A 71-year-old man (85 kg) has a past history of vitiligo, ischemic myocardiopathy, and bilateral knee arthroplasties. A 1-stage exchange of the right prosthetic-joint infection (PJI) was done in 2016 for a mechanical prosthetic loosening. A massive constrained prosthetic joint was used to compensate for the bone loss (Supplementary Figure S1A). Iterative postoperative dislocations were followed by occurrence of a fistula in January 2017 and prosthetic loosening (Supplementary Figure S1B) without any pain. Because it was impossible to imagine a 2-stage exchange, a debridement and implant retention (DAIR) procedure followed by suppressive antimicrobial therapy was proposed. Daptomycin (700 mg/day) and ceftaroline (1200 mg/ day) were prescribed after the surgery. A multidrug-resistant Staphylococcus epidermidis, which is only susceptible to dap-tomycin, vancomycin, fosfomycin, and linezolid, was found in culture from all operative samples. After 6 weeks of intravenous antimicrobial therapy, 600 mg of linezolid bid was prescribed in August 2017. Concomitant medications were ramipril, bisopr-olol, furosemide, and aspirin. Under therapy, the patient experienced a progressive decrease of hemoglobin and hematocrit (without decrease of white blood cells or platelets). Five months after linezolid introduction, the patient developed asthenia related to anemia, with a decrease of hemoglobin to 65 mg/dL, and without leucopenia or thrombocytopenia (Figure 1). The patient did not take any treatment with potential bone marrow toxicity, except linezolid. The patient has no other adverse drug reactions. A blood transfusion (2 bags) was performed, which led to an immediate increase of the hemoglobin level to 84 mg/ dL, and linezolid was switched to 200 mg of tedizolid once a day. In May 2018, 9 months after the DAIR surgery and 4 months after the switch, the patient was perfectly fine, walked despite rupture of the right knee extensor apparatus (video S2), without any pain, without any local signs of relapse (Supplementary Figure S1C), without clinical signs of neuropathy, and he experienced a continuous increase of the hemoglobin to 14 mg/dL under tedizolid therapy. No other treatment was changed or introduced.

Correction of linezolid-induced myelotoxicity after switch to tedizolid in a patient requiring suppressive antimicrobial therapy for multidrug-resistant staphylococcus epidermidis prosthetic-joint infection

Francesco Signorelli;
2018

Abstract

A 71-year-old man (85 kg) has a past history of vitiligo, ischemic myocardiopathy, and bilateral knee arthroplasties. A 1-stage exchange of the right prosthetic-joint infection (PJI) was done in 2016 for a mechanical prosthetic loosening. A massive constrained prosthetic joint was used to compensate for the bone loss (Supplementary Figure S1A). Iterative postoperative dislocations were followed by occurrence of a fistula in January 2017 and prosthetic loosening (Supplementary Figure S1B) without any pain. Because it was impossible to imagine a 2-stage exchange, a debridement and implant retention (DAIR) procedure followed by suppressive antimicrobial therapy was proposed. Daptomycin (700 mg/day) and ceftaroline (1200 mg/ day) were prescribed after the surgery. A multidrug-resistant Staphylococcus epidermidis, which is only susceptible to dap-tomycin, vancomycin, fosfomycin, and linezolid, was found in culture from all operative samples. After 6 weeks of intravenous antimicrobial therapy, 600 mg of linezolid bid was prescribed in August 2017. Concomitant medications were ramipril, bisopr-olol, furosemide, and aspirin. Under therapy, the patient experienced a progressive decrease of hemoglobin and hematocrit (without decrease of white blood cells or platelets). Five months after linezolid introduction, the patient developed asthenia related to anemia, with a decrease of hemoglobin to 65 mg/dL, and without leucopenia or thrombocytopenia (Figure 1). The patient did not take any treatment with potential bone marrow toxicity, except linezolid. The patient has no other adverse drug reactions. A blood transfusion (2 bags) was performed, which led to an immediate increase of the hemoglobin level to 84 mg/ dL, and linezolid was switched to 200 mg of tedizolid once a day. In May 2018, 9 months after the DAIR surgery and 4 months after the switch, the patient was perfectly fine, walked despite rupture of the right knee extensor apparatus (video S2), without any pain, without any local signs of relapse (Supplementary Figure S1C), without clinical signs of neuropathy, and he experienced a continuous increase of the hemoglobin to 14 mg/dL under tedizolid therapy. No other treatment was changed or introduced.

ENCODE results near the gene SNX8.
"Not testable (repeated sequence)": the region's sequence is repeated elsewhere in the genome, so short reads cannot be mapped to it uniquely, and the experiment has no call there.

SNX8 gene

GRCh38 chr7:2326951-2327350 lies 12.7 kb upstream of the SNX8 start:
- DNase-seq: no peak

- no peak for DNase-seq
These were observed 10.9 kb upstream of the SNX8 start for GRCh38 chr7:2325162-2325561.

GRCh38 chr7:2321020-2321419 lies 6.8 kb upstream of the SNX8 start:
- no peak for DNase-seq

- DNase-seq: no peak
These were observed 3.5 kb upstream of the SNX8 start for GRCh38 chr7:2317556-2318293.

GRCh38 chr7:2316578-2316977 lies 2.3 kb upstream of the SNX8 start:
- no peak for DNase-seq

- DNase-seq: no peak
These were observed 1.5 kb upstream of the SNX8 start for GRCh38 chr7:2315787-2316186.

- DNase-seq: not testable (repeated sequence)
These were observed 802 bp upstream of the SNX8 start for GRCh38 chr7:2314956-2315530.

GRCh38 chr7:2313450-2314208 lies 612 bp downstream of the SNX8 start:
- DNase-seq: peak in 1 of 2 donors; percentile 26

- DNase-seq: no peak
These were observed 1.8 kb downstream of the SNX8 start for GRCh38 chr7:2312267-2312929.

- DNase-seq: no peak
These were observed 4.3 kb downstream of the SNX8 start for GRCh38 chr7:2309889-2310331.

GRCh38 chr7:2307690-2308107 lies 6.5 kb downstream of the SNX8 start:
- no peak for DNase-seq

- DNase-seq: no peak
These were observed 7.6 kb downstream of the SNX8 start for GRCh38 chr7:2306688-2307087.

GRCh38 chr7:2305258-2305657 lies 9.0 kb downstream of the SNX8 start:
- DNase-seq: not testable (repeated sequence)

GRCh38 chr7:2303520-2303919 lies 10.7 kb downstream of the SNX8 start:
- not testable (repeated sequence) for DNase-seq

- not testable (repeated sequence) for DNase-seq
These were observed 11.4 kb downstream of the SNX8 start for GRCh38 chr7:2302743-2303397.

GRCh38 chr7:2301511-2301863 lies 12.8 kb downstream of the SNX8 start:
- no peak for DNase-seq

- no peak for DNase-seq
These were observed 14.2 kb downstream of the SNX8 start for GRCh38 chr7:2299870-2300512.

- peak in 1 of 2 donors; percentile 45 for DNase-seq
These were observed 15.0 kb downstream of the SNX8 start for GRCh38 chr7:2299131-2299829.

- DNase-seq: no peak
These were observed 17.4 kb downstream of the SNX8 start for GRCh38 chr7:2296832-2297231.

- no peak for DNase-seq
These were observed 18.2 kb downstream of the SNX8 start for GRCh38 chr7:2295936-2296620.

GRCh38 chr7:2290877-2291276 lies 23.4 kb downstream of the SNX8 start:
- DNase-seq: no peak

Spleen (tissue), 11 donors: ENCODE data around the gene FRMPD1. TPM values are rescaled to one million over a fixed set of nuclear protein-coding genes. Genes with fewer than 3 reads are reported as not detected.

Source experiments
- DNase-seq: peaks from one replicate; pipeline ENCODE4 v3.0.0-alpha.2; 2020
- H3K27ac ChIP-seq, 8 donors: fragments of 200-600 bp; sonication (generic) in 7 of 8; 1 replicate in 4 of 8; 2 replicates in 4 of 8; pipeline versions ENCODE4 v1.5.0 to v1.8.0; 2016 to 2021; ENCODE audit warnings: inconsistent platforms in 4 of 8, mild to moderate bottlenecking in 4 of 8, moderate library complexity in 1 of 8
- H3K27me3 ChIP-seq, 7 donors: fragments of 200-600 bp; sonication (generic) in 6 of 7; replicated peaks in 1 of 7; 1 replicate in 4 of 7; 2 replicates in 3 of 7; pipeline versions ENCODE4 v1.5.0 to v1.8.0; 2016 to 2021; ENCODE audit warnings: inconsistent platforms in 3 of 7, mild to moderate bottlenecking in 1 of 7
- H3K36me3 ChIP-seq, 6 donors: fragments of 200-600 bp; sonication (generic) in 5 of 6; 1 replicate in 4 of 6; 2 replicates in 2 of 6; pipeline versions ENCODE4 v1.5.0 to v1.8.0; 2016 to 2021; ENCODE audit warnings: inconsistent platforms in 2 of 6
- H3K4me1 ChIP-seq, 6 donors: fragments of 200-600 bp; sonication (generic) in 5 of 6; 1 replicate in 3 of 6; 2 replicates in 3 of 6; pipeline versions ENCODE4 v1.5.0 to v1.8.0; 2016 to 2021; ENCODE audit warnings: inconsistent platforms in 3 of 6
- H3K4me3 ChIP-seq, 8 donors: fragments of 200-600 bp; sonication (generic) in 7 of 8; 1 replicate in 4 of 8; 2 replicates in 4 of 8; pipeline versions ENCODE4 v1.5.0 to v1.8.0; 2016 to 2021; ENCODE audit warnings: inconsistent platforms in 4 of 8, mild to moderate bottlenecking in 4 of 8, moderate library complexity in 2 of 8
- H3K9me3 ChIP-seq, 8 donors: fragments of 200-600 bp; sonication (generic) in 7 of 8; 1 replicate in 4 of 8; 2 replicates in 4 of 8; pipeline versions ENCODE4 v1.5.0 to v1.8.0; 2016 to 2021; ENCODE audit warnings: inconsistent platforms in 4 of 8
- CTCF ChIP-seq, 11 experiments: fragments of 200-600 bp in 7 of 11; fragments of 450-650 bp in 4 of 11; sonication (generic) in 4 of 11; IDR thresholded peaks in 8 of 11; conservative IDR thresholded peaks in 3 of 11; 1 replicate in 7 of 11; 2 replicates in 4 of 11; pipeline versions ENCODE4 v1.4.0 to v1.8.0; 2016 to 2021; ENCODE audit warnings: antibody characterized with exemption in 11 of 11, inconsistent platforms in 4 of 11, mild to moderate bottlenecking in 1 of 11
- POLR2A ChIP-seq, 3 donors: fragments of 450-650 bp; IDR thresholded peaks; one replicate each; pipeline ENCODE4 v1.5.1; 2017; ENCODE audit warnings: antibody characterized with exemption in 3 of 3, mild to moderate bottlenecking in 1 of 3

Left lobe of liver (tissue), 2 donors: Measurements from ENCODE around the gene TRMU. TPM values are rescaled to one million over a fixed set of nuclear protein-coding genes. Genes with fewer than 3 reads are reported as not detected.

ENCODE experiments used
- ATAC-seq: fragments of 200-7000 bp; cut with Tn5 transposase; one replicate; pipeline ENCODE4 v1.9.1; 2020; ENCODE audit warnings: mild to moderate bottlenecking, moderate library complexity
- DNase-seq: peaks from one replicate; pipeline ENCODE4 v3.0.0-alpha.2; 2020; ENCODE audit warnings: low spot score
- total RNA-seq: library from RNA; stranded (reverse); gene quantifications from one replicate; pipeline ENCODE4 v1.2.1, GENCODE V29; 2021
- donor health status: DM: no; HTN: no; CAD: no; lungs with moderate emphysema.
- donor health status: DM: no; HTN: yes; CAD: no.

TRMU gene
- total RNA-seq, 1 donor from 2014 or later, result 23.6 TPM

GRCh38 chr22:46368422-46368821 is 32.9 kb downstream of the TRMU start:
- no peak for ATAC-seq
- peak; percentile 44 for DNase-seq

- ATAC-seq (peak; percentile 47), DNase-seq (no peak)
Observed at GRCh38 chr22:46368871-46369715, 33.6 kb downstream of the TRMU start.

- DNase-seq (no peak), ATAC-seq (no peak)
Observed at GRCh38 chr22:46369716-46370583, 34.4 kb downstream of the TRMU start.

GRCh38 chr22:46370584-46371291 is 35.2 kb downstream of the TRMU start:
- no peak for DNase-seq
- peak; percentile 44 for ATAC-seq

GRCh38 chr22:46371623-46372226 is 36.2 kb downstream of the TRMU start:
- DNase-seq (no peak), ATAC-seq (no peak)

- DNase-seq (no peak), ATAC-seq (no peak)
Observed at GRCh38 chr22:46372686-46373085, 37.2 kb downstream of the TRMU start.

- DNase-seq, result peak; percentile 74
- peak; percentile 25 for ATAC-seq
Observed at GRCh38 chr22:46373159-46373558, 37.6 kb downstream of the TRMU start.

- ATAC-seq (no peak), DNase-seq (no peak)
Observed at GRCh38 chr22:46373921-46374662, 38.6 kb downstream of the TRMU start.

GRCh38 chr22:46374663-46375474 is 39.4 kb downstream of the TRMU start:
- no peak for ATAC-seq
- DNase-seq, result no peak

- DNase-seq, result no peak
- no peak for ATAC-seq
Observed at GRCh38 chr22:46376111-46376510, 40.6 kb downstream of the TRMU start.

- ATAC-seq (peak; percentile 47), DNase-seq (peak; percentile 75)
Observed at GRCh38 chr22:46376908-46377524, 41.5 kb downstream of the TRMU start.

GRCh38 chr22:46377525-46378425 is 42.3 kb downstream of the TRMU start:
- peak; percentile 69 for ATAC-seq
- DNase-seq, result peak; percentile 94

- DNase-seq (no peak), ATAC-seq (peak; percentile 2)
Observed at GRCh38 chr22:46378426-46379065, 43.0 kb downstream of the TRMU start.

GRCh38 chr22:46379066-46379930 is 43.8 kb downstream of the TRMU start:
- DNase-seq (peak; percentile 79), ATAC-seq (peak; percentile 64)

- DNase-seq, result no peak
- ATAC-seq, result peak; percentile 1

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Utilizza questo identificativo per citare o creare un link a questo documento: http://hdl.handle.net/11586/238453
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